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Early Estimates Have Pacquiao-Margarito at 1.4 Million PPV Buys

Manny Pacquiao's Saturday return to pay-per-view may have been the highest-selling fight of his career. (Photo by Nick Laham/Getty Images)
Manny Pacquiao's Saturday return to pay-per-view may have been the highest-selling fight of his career. (Photo by Nick Laham/Getty Images)
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Scott Christ is the managing editor of Bad Left Hook and has been covering boxing for SB Nation since 2006.

Keep in mind these are simply early estimates, and a more final number will come in soon, but Carlos A. Nava of the Dallas Morning News reports that the talk is good for pay-per-view buys for Saturday's fight between Manny Pacquiao and Antonio Margarito. If projections hold -- or are credible -- then the word is the fight could do around 1.4 million buys in the United States, which would be double what Pacquiao did in March against Joshua Clottey.

1.4 million was also the accepted number for May's big fight between Floyd Mayweather Jr. and Shane Mosley. Until now, Mayweather has generally outperformed Pacquiao on pay-per-view, both against common opponents, and in fights that came around the same time period. Mayweather doubled Pacquiao earlier this year, but in the final third of 2009, Pacquiao and Miguel Cotto did 1.2 million compared to the Mayweather-Marquez fight, which did one million. In December 2008, Pacquiao's fight with Oscar de la Hoya, the former undisputed king of PPV, did 1.25 million. When Mayweather fought Oscar in 2007, they set an all-time record with 2.44 million sold. Mayweather also did better numbers against Ricky Hatton than did Pacquiao.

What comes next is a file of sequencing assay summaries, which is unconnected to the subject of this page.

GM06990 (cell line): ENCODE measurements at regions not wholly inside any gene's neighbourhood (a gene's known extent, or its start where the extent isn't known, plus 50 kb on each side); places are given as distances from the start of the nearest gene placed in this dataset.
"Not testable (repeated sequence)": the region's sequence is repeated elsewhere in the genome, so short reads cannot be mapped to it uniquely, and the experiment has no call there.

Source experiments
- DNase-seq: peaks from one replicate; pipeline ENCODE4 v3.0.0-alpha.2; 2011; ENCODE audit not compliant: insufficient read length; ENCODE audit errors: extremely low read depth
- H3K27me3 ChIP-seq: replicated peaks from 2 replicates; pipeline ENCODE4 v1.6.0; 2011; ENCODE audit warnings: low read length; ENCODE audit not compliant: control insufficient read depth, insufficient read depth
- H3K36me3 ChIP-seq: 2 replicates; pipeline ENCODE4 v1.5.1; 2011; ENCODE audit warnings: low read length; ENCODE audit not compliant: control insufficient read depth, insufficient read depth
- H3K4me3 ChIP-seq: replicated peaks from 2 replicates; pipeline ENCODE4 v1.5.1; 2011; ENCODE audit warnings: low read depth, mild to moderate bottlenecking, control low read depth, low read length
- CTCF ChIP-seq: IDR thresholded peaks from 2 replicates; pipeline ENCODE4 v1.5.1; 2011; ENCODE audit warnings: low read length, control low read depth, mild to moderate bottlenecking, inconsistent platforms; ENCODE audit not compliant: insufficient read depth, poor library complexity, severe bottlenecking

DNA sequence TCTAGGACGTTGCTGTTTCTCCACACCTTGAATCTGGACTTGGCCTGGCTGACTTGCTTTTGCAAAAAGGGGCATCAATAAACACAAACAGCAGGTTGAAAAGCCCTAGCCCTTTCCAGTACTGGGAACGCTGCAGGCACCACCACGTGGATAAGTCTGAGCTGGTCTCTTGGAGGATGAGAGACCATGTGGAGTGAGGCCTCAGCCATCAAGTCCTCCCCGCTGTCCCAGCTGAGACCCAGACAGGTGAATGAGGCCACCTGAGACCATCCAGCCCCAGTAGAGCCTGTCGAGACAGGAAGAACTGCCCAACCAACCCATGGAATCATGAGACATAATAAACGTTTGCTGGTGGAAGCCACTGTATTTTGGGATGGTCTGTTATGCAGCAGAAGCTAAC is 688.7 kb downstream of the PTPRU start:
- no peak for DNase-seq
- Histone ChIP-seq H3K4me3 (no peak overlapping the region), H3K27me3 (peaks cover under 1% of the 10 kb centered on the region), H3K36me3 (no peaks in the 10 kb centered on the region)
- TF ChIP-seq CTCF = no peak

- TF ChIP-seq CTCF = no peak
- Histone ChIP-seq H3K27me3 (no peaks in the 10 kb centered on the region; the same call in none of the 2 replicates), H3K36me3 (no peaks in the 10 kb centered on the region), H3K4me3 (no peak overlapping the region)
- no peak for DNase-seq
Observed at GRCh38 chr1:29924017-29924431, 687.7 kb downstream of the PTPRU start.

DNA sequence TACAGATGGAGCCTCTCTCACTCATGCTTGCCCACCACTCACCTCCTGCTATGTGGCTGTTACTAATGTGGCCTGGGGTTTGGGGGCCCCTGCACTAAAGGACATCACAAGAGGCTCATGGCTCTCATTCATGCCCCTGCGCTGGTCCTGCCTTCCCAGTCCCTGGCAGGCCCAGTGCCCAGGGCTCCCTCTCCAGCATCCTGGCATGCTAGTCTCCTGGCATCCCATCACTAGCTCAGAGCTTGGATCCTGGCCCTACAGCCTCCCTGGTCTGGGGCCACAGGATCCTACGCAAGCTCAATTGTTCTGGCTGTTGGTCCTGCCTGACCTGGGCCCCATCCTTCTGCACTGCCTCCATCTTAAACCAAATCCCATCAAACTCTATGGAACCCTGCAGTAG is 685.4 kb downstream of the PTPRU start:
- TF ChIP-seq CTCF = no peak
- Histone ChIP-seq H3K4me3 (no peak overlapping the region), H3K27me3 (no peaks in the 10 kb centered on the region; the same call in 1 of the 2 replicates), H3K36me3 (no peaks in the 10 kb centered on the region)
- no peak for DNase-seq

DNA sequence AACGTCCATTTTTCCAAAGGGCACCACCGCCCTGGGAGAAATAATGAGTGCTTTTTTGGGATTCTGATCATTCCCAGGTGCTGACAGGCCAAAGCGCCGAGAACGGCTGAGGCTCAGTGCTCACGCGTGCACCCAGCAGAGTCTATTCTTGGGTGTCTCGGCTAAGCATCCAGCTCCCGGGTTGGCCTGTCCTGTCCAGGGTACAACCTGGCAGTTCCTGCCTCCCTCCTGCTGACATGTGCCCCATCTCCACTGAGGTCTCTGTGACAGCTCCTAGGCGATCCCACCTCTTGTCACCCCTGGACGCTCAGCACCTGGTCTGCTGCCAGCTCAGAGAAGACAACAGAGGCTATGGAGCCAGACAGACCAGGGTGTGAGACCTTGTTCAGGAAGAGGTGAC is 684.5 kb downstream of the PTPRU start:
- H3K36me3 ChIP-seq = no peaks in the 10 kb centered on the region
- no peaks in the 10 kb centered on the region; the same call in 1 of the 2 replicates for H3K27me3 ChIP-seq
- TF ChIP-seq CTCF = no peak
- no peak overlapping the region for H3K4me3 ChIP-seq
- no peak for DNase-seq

Also if the numbers hold, it may actually be a setback to the already-limited possibility of making a Pacquiao-Mayweather/Mayweather-Pacquiao fight in 2011. Money has been an issue among any number of things, and if Pacquiao equaled Mayweather's biggest non-Oscar PPV with this one, there's not a single solitary shot in hell that Pacquiao and Top Rank will settle for anything less than 50-50. The fight's already a longshot, and if Mayweather chooses to be the slightest bit greedy, you could count it out for sure now.

The other piece of good news is that fans saw an entertaining main event fight this time, as well as a more enjoyable undercard than usual, save for the stinker performance from ultra-talented, ultra-safe super bantamweight Guillermo Rigondeaux against Ricardo Cordoba. The Mike Jones-Jesus Soto Karass scrap was pretty good, and the opener between Brandon Rios and Omri Lowther had as much action as you could hope for two guys who came in on short notice.

The numbers could be a bit below this, or right around this area, or even possibly well below this. You know how these things go sometimes if you've paid attention to figures over the years, which mostly come out only if everyone is super happy, and sometimes Bob Arum can be tough to please (see: Hatton-Pacquiao). If there's an official HBO release, you'll know the champagne is flowing at Top Rank's offices.

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